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Skeletal formula of riociguat
Ball-and-stick model of riociguat
Trade namesAdempas
Other namesBAY 63-2521
  • Methyl N-[4,6-Diamino-2-[1-[(2-fluorophenyl)methyl]-1H-pyrazolo[3,4-b]pyridin-3-yl]-5-pyrimidinyl]-N-methyl-carbaminate
Clinical data
Drug classSoluble guanylate cyclase (sGC) stimulator[1]
Main usesPulmonary hypertension (PH)[1]
Side effectsHeadache, upset stomach, nausea, diarrhea[1]
  • AU: X (High risk)
Routes of
By mouth
Typical dose1 to 2.5 mg TID[2]
External links
License data
Legal status
  • AU: S4 (Prescription only)
  • US: ℞-only
  • EU: Rx-only
Protein binding95%
MetabolismCYP1A1, CYP3A4, CYP2C8, CYP2J2
MetabolitesN-desmethylriociguat (active), glucuronide (inactive)
Elimination half-life5–10 h
Excretion33–45% Kidney,
48–59% Bile duct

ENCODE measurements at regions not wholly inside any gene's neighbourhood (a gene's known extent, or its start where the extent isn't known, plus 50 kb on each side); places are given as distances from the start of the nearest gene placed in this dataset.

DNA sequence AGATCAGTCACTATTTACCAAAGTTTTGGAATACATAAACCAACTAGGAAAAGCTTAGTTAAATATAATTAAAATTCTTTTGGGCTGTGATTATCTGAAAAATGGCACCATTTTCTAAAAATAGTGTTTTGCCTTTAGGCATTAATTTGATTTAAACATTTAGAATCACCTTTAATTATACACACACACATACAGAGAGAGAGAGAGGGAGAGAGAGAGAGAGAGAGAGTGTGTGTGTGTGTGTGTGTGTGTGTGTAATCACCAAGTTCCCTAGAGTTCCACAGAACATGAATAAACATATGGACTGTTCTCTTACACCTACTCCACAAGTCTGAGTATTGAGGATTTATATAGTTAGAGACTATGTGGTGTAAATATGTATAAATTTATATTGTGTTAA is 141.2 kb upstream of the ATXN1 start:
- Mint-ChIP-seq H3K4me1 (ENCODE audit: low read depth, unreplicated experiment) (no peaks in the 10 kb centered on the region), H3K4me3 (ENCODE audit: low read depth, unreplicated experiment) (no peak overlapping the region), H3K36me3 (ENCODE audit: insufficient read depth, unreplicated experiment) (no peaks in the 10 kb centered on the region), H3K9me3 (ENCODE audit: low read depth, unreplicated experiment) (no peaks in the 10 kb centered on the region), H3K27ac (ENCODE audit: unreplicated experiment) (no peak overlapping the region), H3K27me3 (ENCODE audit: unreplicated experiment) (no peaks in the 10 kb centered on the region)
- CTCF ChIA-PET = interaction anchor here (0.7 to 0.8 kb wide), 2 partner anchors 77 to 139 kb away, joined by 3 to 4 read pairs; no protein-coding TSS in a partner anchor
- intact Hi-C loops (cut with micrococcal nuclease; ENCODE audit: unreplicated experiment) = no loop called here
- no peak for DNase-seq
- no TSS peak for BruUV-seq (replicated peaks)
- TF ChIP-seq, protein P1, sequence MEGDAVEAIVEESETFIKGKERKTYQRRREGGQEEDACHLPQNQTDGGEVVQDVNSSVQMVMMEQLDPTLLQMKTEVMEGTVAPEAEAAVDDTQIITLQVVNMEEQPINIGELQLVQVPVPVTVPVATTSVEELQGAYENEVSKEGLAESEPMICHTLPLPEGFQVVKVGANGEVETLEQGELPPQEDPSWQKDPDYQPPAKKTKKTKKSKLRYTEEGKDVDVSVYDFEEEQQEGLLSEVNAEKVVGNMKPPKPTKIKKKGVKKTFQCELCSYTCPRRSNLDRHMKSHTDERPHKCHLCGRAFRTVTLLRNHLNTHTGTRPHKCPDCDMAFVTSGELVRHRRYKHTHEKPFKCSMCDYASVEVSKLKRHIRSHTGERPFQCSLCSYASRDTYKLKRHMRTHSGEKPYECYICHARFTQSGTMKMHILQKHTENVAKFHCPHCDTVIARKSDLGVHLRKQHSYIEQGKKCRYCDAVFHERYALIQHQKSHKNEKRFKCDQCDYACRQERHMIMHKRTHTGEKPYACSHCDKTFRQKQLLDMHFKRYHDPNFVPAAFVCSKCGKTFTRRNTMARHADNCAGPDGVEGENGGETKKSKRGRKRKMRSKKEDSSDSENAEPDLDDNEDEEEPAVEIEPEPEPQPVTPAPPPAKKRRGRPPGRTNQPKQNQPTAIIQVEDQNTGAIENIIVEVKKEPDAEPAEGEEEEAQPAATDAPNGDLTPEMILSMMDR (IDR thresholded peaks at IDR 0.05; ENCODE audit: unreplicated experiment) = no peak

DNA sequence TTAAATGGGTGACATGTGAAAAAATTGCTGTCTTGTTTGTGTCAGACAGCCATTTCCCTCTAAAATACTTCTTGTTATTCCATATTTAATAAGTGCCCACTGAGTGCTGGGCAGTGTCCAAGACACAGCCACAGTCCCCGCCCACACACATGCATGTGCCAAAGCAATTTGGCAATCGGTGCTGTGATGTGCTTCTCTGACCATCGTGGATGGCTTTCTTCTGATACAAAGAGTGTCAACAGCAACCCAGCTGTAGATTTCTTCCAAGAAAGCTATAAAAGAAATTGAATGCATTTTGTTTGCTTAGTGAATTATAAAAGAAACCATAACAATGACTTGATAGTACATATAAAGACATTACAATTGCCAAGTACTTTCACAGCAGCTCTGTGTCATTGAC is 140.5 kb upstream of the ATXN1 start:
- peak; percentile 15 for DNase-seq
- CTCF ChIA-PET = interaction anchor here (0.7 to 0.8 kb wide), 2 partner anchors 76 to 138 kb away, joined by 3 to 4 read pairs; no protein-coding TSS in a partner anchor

Chemical and physical data
Molar mass422.424 g·mol−1
3D model (JSmol)
  • c14ncccc4c(-c(nc2N)nc(N)c2N(C)C(=O)OC)nn1Cc3ccccc3F
  • InChI=1S/C20H19FN8O2/c1-28(20(30)31-2)15-16(22)25-18(26-17(15)23)14-12-7-5-9-24-19(12)29(27-14)10-11-6-3-4-8-13(11)21/h3-9H,10H2,1-2H3,(H4,22,23,25,26) ☒N

Riociguat, sold under the brand name Adempas is a medication used to treat two forms of pulmonary hypertension (PH): chronic thromboembolic pulmonary hypertension (CTEPH) and pulmonary arterial hypertension (PAH).[1] It is a second line treatment.[1] It is taken by mouth.[1]

Common side effects include headache, upset stomach, nausea, and diarrhea.[1] Other side effects may include bleeding and low blood pressure.[1] Use in pregnancy may harm the baby.[1] It is a stimulator of soluble guanylate cyclase (sGC).[1]

Riociguat was approved for medical use in the United States in 2013.[1] In the United Kingdom it costs the NHS about £2,000 for 4 weeks as of 2021.[2] This amount in the United States costs about 9,500 USD.[3]